According to the Mesilas Yesharim (beginning of ch. 24), there are 2 major divisions of yir'ah, of which one is subdivided.
1- Yir’as ha’onesh: fear of punishment. This is the lowest of the three. However, since even fear of punishment is a motivator, even yir’as ha’onesh is viewed positively.
R’ Shlomo Wolbe zt”l writes that today, we’ve lost that motivating quality. Punishment invokes more thoughts of rebellion than of compliance. He therefore bans corporal punishment of children, and also plays down the role of yir’as ha’onesh a generation raised on democracy, rights, and personal freedoms.
2- Yir’as Shamayim: fear of [the One in] heaven
This is the lofty goal. It, in turn, comes in two flavors:
2a- Yir’as hacheit: fear of sin. This is distinct from the fear of punishment; it’s fear of the sin itself, of the possibility of erring. Mesilas Yesharim continues that when a traditional source speaks of “yir’ah” without specification, it means yir’as hacheit (fear of the sin [itself]).
2b- Yir’as haRomemus: fear of the Grandeur [of G-d]
Note that as the Ramchal progresses, the translation for yir’ah as “fear” becomes steadily less compelling, and that of awe, or acting with awareness of the magnitude of what one is engaging in, seem more appropriate.
The Ramchal writes that the default meaning of yir'as Shamayim is yir'as hacheit. The name of the middah in the beraisa he bases Mesilas Yesharim on is "yir'as hachait" and that is reflected in the names of the relevant chapters.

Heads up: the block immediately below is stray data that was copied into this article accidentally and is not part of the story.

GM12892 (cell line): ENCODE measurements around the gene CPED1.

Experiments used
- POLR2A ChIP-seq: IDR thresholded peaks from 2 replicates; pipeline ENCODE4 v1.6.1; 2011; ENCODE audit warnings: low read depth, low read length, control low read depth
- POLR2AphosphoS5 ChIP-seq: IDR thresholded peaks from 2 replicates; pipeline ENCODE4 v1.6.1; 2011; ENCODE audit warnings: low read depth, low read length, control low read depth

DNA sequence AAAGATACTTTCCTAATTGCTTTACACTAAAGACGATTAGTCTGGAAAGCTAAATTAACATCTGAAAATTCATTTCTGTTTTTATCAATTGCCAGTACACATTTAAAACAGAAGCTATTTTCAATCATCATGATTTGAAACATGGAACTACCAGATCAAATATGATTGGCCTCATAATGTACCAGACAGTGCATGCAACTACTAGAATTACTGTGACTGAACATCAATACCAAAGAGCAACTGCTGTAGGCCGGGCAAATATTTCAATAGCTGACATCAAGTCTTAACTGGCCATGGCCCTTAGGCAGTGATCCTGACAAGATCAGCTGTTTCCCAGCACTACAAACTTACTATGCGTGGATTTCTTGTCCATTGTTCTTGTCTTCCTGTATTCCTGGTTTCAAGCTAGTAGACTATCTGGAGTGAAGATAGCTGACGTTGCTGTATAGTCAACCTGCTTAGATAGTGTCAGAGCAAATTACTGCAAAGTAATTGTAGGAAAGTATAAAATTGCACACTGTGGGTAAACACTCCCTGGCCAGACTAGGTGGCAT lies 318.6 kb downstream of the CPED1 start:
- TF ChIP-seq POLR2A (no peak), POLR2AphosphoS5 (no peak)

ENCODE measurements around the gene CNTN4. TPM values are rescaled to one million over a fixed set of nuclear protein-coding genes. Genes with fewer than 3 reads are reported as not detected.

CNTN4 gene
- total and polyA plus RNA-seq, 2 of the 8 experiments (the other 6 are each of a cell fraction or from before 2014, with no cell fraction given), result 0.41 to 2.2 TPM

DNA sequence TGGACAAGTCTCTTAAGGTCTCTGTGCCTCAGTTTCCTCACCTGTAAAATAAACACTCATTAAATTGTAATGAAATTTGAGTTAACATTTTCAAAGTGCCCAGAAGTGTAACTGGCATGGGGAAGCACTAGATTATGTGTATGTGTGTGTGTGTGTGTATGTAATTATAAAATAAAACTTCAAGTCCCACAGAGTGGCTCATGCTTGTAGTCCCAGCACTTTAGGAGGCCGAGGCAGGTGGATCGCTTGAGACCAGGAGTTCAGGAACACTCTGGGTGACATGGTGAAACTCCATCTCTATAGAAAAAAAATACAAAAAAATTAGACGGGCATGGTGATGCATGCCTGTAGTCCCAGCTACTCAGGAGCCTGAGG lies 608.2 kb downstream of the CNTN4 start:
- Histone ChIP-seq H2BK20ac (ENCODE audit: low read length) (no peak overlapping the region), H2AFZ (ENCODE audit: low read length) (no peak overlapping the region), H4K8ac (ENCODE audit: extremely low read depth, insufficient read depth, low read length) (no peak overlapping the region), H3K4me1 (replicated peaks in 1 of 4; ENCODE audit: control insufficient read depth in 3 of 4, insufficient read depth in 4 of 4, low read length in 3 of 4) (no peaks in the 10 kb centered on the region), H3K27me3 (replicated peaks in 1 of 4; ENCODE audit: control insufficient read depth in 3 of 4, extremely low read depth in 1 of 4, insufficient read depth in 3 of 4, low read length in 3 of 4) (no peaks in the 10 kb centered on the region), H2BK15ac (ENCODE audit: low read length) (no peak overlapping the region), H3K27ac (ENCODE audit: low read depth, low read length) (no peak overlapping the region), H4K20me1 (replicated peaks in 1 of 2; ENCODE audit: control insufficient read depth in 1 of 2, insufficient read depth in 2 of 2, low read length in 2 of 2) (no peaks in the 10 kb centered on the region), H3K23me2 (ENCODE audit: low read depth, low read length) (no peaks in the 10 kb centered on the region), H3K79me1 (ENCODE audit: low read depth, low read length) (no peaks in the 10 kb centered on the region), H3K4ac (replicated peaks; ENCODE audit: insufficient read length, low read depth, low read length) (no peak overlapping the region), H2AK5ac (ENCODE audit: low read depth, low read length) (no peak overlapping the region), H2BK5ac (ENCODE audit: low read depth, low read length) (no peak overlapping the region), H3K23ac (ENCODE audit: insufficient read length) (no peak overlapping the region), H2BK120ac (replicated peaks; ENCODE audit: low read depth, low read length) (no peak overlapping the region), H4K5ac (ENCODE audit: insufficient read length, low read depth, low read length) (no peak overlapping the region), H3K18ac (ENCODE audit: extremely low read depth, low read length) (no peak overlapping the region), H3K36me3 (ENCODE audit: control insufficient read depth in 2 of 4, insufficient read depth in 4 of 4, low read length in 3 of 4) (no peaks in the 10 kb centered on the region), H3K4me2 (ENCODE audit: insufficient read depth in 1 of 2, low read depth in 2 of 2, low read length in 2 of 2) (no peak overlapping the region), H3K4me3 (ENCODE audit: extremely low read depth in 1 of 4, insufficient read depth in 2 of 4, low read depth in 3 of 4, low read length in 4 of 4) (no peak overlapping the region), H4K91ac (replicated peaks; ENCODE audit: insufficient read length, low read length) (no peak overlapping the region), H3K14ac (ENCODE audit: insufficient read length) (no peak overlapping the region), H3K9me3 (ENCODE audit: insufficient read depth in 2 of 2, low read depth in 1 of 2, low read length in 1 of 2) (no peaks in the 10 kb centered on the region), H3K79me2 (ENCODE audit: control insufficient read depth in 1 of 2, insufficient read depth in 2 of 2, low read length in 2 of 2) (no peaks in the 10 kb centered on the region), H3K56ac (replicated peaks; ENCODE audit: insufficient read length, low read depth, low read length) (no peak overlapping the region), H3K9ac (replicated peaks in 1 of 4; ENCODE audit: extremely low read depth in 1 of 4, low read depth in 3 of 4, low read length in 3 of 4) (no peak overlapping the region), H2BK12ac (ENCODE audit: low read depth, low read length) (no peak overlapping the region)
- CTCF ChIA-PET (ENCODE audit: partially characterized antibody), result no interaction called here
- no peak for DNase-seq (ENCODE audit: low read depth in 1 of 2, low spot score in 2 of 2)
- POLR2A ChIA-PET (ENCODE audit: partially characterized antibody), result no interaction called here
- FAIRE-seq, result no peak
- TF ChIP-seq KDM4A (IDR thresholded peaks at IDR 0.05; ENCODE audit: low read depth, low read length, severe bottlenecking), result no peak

To explain how fear of sin and awe of Divine grandeur are aspects of the same thing, the Ramchal writes (adapted from R' S Simmons zt"l's translation):
It consists in a person's constantly
fearing and worrying that some trace of sin might have intruded itself into his actions or that they
contain something, small or great, which is inconsonant with the grandeur of HQBH's
honor and with the majesty of His Name. Here we see the strong relationship between yir'as hacheit
and fear of yir'as haromemus - their common concern being that one do nothing in opposition to the
great Majesty of HQBH.
So it would seem that by definition, someone cannot both reject halakhah and have yir'as Shamayim. But that's rejection, a rebellious turn away from what they would accept as G-d's Will if they were being intellectually honest with themselves.
On the other hand, why couldn't someone who was raised or honestly erred and was misled into having a different value system still fear that some action is out of consonance with Hashem's Will, while not sharing Orthodox beliefs about what that will for us contains? They may have the application of the middah misplaced, but that's a matter of knowledge, not middos.